It is easy to assume that this claim made by the deniers is false since firsthand accounts from members of the Sonderkommando, Jewish slaves who had to escort fellow Jews to the gas chambers, saw members of the Reichstag inserting cyanide and trapping innocent Jews into the death traps (Peter). A former Auschwitz inmate wrote that ‘The gas canisters were always delivered in a German Red Cross vehicle with two SS men. They then dropped the gas through openings – and half an hour later our work began. We dragged the bodies of those innocent women and children to the lift, which took them to the ovens,’ (Peter). This quotation from an inmate proves the point that Nazi leaders used openings in pillars to insert cyanide and other chemicals to exterminate the Jews without them being suspicious in the rooms. The claim that “no holes, no Holocaust,” proves that the Holocaust was a hoax is proven incorrect through the evaluation of handwritten notes from inmates (Peter).

Antisemitic canards, unfound rumors or false allegations that are defamatory towards Judaism as a religion or Jews as an ethnic group, in the middle ages introduced the idea of Jewish domination worldwide. Internationally, it was supposed that the Jewish population was responsible for the death of Jesus, causing epidemics like the Bubonic Plague, and the plotting to control the world by promoting capitalism in finance in the 19th century. Going into the 20th century, many country leaders and civilians assumed that Jews were trying to influence news outlets as a way to justify the creation of the State of Israel. Holocaust denial sprouted from these antisemitic canards as they were the central worldview of Adolf Hitler. Civilians who base their beliefs on the antisemitic mendacities from the middle ages, consider the Holocaust as “a hoax

designed to advance the interests of Jews,” (Antisemitic canards). This is the main reason people today do not believe the Holocaust happened (Antisemitic canards).

Although many civilians and countries as a whole are anti-Jewish, it is absurd to disbelieve an entire war just because of bias towards a group of people. The Black Plague, Bubonic Plague, was introduced to mass populations by infected rats and mammals, not the Jewish population (Black Death). Epidemiologist have discovered that the most reasonable idea of where the Black Plague started was in Mongolia in the late 1340’s. Jews were not introduced to the Mongolian trade routes until the late 1800’s. This once again proves that the Jewish population couldn’t have started this epidemic. Antisemitic canards like these are easily spread and misinterpreted causing doubts on later historical events, like the Holocaust, making society believe the rumors rather than the truth (Black Death).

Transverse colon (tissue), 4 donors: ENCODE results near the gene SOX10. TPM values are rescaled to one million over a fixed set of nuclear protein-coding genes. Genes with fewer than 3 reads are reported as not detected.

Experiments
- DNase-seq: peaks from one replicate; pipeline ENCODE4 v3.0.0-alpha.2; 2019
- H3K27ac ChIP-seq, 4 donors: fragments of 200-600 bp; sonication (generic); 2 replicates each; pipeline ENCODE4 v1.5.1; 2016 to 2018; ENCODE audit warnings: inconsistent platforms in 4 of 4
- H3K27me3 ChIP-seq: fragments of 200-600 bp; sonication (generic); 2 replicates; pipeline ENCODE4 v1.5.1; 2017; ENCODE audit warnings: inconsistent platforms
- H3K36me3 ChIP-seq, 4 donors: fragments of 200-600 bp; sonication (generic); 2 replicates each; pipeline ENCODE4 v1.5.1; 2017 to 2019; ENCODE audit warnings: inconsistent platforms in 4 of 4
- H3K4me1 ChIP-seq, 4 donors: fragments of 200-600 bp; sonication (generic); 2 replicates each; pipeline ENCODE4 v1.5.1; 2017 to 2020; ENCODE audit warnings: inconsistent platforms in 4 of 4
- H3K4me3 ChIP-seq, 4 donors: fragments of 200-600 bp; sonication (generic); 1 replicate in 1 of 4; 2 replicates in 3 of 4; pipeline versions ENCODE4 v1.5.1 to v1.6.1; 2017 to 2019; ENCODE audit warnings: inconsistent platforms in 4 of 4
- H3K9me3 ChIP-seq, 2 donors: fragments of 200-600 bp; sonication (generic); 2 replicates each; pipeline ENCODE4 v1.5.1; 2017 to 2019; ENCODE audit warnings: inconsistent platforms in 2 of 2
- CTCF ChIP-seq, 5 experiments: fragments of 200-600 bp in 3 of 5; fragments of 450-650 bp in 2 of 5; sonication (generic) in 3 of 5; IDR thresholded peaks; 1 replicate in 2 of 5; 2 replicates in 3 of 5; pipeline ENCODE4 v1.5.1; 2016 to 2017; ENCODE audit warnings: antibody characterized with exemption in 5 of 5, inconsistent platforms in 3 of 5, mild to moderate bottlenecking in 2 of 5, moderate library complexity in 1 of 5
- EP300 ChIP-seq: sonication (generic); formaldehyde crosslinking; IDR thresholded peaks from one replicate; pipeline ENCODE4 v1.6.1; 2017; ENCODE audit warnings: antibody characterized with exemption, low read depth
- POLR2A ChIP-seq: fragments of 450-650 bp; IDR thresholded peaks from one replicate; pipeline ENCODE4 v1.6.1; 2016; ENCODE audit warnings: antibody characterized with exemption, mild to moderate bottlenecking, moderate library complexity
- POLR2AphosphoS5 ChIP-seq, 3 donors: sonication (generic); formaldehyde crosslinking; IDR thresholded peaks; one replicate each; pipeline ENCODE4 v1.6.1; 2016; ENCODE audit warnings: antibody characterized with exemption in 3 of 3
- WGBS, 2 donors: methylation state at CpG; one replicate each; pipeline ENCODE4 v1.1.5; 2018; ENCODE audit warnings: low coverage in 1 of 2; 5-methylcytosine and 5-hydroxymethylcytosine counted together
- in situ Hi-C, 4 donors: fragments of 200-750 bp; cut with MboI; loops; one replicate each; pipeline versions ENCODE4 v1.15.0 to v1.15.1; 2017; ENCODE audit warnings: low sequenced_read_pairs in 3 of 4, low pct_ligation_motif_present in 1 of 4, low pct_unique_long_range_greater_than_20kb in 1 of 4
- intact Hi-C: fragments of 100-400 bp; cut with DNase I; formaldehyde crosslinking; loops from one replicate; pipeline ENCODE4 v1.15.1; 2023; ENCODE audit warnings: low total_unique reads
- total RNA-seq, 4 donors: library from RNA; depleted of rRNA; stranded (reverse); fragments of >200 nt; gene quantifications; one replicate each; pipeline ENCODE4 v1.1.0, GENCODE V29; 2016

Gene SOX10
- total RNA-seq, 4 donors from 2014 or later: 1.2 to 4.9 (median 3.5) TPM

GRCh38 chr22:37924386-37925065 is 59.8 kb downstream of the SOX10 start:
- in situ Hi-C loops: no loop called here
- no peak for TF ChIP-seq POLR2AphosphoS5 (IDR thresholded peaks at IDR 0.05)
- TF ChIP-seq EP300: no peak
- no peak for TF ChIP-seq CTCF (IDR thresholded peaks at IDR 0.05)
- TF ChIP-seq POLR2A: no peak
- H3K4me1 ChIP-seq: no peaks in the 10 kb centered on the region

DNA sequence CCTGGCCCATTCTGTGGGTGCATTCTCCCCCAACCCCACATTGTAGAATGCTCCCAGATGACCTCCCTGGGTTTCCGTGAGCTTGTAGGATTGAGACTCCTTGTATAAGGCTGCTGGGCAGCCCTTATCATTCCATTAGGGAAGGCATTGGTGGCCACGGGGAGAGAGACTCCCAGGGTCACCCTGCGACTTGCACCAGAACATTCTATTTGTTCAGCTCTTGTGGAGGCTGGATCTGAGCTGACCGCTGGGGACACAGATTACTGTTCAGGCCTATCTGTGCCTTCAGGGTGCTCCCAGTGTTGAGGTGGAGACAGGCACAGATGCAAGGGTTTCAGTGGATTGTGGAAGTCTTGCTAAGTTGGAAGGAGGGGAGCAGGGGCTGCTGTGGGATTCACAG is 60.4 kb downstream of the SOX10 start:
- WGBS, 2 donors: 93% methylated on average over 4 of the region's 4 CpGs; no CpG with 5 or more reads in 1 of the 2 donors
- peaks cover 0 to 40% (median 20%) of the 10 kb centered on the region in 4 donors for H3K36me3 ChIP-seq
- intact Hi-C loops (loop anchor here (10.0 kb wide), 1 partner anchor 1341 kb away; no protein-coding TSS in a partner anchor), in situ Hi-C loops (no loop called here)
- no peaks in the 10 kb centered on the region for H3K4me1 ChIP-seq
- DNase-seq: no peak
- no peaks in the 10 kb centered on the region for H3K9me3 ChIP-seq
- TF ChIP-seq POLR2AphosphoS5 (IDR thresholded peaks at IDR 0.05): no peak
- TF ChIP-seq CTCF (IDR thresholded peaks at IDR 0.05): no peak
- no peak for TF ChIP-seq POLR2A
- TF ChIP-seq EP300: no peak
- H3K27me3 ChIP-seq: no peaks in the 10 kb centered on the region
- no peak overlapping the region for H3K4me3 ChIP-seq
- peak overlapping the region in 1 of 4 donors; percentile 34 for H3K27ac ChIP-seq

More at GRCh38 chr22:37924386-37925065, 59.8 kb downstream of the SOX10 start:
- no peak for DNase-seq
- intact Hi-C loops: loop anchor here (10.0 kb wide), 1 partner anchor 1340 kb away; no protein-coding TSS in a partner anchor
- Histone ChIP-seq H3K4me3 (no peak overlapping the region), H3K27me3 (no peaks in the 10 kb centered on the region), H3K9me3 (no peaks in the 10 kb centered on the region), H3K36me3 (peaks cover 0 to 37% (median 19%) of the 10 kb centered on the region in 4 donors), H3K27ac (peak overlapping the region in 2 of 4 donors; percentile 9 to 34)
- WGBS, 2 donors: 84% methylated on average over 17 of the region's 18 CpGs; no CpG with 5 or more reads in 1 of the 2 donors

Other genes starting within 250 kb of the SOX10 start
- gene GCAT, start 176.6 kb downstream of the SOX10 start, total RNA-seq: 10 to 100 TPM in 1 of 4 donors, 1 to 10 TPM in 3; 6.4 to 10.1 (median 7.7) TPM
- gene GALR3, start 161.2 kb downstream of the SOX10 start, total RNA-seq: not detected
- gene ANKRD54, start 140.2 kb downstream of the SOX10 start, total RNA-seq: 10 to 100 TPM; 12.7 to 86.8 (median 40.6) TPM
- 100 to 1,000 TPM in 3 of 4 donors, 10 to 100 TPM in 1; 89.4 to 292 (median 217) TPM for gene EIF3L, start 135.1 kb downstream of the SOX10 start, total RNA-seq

Another reason many people do not believe in the Holocaust is based off translation errors in the messages sent between German officers. When German officials sent messages to one another about the war they used German and other coded messages (Cox). When these codes got solved, some of the words could be translated into multiple words. For example, “ausrottung” was a word de-coded in a speech made by Heinrich Himmler, a Nazi party leader. Ausrottung can either mean deport or extermination. Holocaust deniers choose to interpret the message to say that the Jewish population were being deported to labor camps, while Holocaust believers think that the message says that Jews were being exterminated in death camps (Denial). More of these misinterpretations were found in both of Himmler’s speeches, the Posen Speeches. These speeches showed proof that the Nazi Party engaged in a systematic extermination of the Jewish population in the 20th century. These speeches were the first time Nazi officials stated that they were killing Jewish and minority populations. Overall, when different interpretations of the same text are found, different points of views are resulted (Concentration).